Friday, August 18, 2006

Games Workshop

About time for this post I think. I play various games produced by Games Workshop (though some not any more, but that's another story related to broken rules and power gamers) and I continue to be amazed at the number of people who have no idea what the games are even about and yet still try to make jokes about them and fail horribly at it due to said lack of knowledge. If you want to make fun of something then you need at least a basic knowledge of it in order for the jokes to actually make sense and thus be funny, so here's an intro course into what doesn't make sense.

I see you play Games Workshop then

This one should be the most obviously nonsensical and yet still pops up. I wish I had the money to buy sufficient shares to be able to control GW policy and make their success or failure my own private game, but unfortunately I don't. There is no game called Games Workshop, it's a company.

Got your Warhammers in that case then?

Kinda related to the above, where they use the name of the company for a game, here they use the name of a game for the miniatures. They are called miniatures, models, figures, in fact anything you want that makes sense. This question is likely to prompt a response in the vein of "Yes, I have a medieval armoury at home and figured that it'd be fun to lug huge weapons of war around all day."

That's a game for kids

Ok, fair enough, some aspects of it are designed to appeal to kids. Thing is that people often relate it to the toy soldiers they had when they were younger, ignoring the fact that this is an actual game with rules (occasionally far too many of them), tactics and whatever else that elevates it above the level of walking little plastic men around saying "bang, bang, he's dead." A lot of the background is a lot darker than the stuff most young kids will be reading, the rules can get quite complex, and you have to have a grasp of maths and tactics if you want to actually get anywhere with it. These people probably wouldn't walk up to some historical wargamers and say that, but because GW games are easier to get into and have a sci-fi/fantasy (depending which game) aspect it apparently is an entirely different matter.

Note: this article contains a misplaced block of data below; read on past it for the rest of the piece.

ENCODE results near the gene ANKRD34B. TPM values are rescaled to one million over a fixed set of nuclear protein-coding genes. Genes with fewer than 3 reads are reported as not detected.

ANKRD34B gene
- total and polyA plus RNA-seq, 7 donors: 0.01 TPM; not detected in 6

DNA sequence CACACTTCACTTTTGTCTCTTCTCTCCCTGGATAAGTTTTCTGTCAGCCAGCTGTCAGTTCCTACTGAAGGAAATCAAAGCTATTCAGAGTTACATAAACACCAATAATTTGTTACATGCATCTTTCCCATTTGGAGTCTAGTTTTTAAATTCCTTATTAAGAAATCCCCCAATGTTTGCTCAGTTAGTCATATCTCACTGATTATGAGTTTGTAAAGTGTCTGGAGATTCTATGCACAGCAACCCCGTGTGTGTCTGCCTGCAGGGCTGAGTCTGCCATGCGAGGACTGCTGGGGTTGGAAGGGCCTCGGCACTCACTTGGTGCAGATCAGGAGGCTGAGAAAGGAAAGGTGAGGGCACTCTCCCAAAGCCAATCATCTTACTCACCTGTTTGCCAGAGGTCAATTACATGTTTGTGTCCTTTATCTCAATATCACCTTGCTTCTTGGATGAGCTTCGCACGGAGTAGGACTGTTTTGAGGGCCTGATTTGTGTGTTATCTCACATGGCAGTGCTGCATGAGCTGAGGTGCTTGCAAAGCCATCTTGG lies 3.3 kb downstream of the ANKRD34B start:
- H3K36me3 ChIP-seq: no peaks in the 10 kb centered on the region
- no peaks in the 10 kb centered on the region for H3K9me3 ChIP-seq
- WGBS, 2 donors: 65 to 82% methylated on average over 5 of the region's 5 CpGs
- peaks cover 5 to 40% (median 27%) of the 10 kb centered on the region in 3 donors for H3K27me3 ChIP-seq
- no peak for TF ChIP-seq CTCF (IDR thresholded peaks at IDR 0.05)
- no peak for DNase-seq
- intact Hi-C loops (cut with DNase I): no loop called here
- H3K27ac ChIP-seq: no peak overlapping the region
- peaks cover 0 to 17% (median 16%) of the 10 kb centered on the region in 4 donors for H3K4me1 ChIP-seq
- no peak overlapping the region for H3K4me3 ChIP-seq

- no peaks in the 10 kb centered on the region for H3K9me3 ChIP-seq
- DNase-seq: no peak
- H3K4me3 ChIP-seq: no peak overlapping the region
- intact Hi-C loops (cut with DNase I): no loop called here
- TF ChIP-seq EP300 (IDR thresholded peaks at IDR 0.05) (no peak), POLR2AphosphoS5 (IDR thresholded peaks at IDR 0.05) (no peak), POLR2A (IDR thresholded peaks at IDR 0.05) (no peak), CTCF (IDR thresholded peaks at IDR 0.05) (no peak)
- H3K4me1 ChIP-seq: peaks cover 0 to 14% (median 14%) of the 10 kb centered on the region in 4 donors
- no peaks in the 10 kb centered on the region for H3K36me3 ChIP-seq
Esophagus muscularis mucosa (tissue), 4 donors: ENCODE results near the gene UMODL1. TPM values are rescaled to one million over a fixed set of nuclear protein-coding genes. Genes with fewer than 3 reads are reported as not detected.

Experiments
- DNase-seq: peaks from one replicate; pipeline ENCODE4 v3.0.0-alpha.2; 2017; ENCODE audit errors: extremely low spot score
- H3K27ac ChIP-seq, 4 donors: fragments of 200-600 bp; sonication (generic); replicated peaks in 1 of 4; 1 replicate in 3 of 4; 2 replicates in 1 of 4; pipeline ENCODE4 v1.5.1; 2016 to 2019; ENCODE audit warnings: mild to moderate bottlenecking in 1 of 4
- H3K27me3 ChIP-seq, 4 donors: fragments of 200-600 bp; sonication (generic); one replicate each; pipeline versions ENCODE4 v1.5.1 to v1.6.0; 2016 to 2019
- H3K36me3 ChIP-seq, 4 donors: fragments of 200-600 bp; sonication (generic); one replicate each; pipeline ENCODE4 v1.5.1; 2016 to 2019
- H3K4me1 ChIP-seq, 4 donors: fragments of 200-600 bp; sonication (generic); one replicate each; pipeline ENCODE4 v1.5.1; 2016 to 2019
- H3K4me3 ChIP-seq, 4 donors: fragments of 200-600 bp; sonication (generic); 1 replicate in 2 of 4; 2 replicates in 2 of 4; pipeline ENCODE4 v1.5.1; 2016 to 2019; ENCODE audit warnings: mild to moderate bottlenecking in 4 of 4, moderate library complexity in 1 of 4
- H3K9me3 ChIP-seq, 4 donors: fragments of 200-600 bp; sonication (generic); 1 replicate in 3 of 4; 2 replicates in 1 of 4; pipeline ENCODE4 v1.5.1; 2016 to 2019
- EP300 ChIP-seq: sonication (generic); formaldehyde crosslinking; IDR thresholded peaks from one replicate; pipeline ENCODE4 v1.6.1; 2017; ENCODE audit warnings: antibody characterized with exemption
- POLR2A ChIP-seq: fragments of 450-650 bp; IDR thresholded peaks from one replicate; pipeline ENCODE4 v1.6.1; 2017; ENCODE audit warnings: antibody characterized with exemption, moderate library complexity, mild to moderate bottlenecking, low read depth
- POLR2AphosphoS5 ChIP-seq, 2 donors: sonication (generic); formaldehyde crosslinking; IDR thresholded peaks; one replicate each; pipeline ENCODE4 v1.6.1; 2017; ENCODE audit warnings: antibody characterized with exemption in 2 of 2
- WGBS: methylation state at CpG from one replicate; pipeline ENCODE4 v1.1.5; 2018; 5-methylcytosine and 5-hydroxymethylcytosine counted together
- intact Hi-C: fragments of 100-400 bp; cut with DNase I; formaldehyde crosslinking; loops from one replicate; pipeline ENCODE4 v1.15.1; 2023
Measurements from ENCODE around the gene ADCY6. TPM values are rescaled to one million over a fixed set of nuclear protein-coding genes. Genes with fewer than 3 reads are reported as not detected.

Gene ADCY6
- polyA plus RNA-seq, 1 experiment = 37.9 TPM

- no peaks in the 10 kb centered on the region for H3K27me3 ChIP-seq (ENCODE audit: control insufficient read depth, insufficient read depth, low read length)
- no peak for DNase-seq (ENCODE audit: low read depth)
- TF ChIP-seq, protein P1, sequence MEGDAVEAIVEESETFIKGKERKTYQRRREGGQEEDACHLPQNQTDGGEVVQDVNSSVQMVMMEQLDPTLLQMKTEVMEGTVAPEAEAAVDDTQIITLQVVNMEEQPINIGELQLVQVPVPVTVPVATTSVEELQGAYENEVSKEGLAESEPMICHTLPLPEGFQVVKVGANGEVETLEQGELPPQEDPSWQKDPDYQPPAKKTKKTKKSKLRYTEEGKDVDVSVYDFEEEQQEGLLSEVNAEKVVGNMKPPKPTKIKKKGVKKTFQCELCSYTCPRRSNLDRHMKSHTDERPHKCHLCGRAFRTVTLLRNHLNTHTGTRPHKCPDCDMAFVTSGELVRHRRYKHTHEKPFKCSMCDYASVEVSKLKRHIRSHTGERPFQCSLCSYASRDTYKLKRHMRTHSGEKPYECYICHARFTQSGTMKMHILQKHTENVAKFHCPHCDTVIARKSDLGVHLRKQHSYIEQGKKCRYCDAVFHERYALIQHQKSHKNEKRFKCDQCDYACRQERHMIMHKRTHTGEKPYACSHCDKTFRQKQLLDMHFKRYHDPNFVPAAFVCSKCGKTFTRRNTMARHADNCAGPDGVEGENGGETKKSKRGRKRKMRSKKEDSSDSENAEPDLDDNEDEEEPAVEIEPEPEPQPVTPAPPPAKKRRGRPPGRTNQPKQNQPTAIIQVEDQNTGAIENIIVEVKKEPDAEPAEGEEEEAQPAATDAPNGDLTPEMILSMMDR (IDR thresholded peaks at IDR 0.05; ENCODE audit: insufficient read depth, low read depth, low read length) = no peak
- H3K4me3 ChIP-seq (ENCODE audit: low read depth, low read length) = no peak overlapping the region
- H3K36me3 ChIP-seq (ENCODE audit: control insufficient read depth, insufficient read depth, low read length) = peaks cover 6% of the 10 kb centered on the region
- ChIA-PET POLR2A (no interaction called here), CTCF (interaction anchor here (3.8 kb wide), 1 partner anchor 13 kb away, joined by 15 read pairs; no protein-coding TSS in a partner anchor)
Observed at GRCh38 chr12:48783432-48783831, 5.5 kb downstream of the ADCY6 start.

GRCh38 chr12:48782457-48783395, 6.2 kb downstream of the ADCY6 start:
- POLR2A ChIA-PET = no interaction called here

There you go, three often encountered phrases and why they're wrong. So now that's out the way, what do I actually do myself? Well I used to play 40K (short for Warhammer 40,000) but I'm not too fond of the rules system nor the local people who play it so I mainly just get the occasional nice model for the modelling/painting aspect of it these days. I started on Fantasy (short for Warhammer Fantasy Battles, you can guess why we shorten that =P ) and that's on hold for now, but I do like the system as it encourages proper tactics as long as you avoid certain things/people. Then there's Inquisitor, a larger scale system at 54mm compared to 40K/Fantasy's 28mm though it does seem even larger than that, which is set in the same universe as 40K. This is interesting as GW designed it as a role-play game with a focus on combat and it certainly succeeds at that and some of the models have great conversion potential. The game I currently play is Epic (short for Epic 40,000), which is also set in the 40K universe but is far smaller scale with a human-sized figure being barely a couple of mm high. This allows battles involving huge armies and the rules system certainly favours the use of tactics involving entire formations rather than individual squads (as it should be really). There are also various other games set in both the 40K and Fantasy universes, but these are the ones I've had direct involvement with at some point.

And there we go again with the big posts, and this one didn't even really get anywhere in terms of making a point. Oh well.

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